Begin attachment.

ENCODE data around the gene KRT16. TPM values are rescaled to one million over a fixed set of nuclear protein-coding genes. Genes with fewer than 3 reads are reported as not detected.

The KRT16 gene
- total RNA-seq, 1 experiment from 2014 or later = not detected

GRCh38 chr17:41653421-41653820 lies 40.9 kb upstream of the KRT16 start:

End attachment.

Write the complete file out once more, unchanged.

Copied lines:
ENCODE data around the gene KRT16. TPM values are rescaled to one million over a fixed set of nuclear protein-coding genes. Genes with fewer than 3 reads are reported as not detected.

The KRT16 gene
- total RNA-seq, 1 experiment from 2014 or later = not detected

GRCh38 chr17:41653421-41653820 lies 40.9 kb upstream of the KRT16 start: